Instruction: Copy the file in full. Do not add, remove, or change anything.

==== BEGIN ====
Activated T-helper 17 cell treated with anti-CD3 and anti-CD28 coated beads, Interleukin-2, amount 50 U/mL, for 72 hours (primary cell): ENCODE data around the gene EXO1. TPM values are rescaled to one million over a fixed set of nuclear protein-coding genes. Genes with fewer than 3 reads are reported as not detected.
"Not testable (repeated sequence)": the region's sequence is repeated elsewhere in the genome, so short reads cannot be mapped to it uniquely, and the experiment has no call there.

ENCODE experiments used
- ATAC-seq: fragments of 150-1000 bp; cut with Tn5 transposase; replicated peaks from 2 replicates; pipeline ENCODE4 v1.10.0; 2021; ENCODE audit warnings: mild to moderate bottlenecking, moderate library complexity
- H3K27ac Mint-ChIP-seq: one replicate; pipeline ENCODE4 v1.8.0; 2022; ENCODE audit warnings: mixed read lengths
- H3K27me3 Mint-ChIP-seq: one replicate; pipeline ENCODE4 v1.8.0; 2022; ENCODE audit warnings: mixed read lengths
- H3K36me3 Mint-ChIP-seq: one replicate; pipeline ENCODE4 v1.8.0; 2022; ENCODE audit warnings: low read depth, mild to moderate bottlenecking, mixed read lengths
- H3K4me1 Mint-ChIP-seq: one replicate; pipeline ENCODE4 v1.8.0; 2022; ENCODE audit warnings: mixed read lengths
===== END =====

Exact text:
Activated T-helper 17 cell treated with anti-CD3 and anti-CD28 coated beads, Interleukin-2, amount 50 U/mL, for 72 hours (primary cell): ENCODE data around the gene EXO1. TPM values are rescaled to one million over a fixed set of nuclear protein-coding genes. Genes with fewer than 3 reads are reported as not detected.
"Not testable (repeated sequence)": the region's sequence is repeated elsewhere in the genome, so short reads cannot be mapped to it uniquely, and the experiment has no call there.

ENCODE experiments used
- ATAC-seq: fragments of 150-1000 bp; cut with Tn5 transposase; replicated peaks from 2 replicates; pipeline ENCODE4 v1.10.0; 2021; ENCODE audit warnings: mild to moderate bottlenecking, moderate library complexity
- H3K27ac Mint-ChIP-seq: one replicate; pipeline ENCODE4 v1.8.0; 2022; ENCODE audit warnings: mixed read lengths
- H3K27me3 Mint-ChIP-seq: one replicate; pipeline ENCODE4 v1.8.0; 2022; ENCODE audit warnings: mixed read lengths
- H3K36me3 Mint-ChIP-seq: one replicate; pipeline ENCODE4 v1.8.0; 2022; ENCODE audit warnings: low read depth, mild to moderate bottlenecking, mixed read lengths
- H3K4me1 Mint-ChIP-seq: one replicate; pipeline ENCODE4 v1.8.0; 2022; ENCODE audit warnings: mixed read lengths